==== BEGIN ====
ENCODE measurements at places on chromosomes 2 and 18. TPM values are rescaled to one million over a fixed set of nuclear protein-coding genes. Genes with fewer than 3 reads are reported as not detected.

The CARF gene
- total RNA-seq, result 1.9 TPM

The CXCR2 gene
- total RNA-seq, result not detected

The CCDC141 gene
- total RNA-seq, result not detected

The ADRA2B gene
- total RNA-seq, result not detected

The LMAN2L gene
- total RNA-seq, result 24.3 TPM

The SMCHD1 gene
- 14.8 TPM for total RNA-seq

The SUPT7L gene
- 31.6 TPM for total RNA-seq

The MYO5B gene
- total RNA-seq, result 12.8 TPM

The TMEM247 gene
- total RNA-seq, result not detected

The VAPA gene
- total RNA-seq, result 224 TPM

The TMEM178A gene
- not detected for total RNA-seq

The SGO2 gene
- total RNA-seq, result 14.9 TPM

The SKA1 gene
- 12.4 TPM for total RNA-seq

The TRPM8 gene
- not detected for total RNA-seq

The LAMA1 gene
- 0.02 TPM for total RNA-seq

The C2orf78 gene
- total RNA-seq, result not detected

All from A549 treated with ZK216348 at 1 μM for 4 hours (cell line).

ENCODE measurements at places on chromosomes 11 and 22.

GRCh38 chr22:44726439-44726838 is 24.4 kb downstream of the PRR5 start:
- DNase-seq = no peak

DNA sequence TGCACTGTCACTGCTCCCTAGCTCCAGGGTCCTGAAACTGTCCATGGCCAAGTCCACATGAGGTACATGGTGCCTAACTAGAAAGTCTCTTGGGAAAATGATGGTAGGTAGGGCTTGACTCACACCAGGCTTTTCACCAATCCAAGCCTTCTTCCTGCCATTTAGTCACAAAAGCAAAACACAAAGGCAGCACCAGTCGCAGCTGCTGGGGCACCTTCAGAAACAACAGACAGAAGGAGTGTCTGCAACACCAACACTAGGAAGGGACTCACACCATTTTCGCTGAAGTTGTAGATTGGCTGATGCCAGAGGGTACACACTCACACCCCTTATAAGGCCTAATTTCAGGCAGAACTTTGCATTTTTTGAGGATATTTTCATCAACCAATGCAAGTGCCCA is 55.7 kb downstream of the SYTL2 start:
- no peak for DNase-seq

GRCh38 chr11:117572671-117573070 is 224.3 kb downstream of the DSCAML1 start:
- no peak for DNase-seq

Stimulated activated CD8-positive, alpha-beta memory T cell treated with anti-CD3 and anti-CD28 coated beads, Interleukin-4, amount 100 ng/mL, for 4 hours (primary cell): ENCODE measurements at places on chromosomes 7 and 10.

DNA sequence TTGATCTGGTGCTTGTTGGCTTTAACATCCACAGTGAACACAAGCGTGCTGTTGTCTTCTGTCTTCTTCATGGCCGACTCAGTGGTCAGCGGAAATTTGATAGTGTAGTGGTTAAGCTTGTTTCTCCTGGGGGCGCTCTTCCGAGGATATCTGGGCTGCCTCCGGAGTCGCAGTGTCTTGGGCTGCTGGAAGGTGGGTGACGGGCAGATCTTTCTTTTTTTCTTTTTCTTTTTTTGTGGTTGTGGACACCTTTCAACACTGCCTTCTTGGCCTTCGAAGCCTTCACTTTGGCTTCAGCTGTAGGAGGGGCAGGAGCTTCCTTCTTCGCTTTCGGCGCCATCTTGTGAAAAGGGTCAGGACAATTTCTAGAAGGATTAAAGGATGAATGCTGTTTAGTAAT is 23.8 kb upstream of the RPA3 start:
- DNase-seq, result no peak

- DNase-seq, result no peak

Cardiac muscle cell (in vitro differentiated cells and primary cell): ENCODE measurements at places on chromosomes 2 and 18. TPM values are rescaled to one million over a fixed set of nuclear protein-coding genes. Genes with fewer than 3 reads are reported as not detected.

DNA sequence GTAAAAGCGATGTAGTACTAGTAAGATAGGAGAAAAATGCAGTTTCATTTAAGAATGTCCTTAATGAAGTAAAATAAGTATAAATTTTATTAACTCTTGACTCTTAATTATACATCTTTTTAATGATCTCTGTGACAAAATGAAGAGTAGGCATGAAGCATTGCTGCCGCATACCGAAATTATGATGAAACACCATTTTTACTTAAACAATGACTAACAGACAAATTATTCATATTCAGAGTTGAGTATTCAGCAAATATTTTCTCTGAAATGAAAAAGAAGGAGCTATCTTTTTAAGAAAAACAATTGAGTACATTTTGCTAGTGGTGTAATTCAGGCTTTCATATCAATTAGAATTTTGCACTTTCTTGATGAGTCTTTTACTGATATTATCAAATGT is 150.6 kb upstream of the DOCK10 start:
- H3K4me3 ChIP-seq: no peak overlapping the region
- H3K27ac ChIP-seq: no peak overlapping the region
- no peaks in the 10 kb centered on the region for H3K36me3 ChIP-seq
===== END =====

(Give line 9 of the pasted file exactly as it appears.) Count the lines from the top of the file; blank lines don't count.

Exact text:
- total RNA-seq, result not detected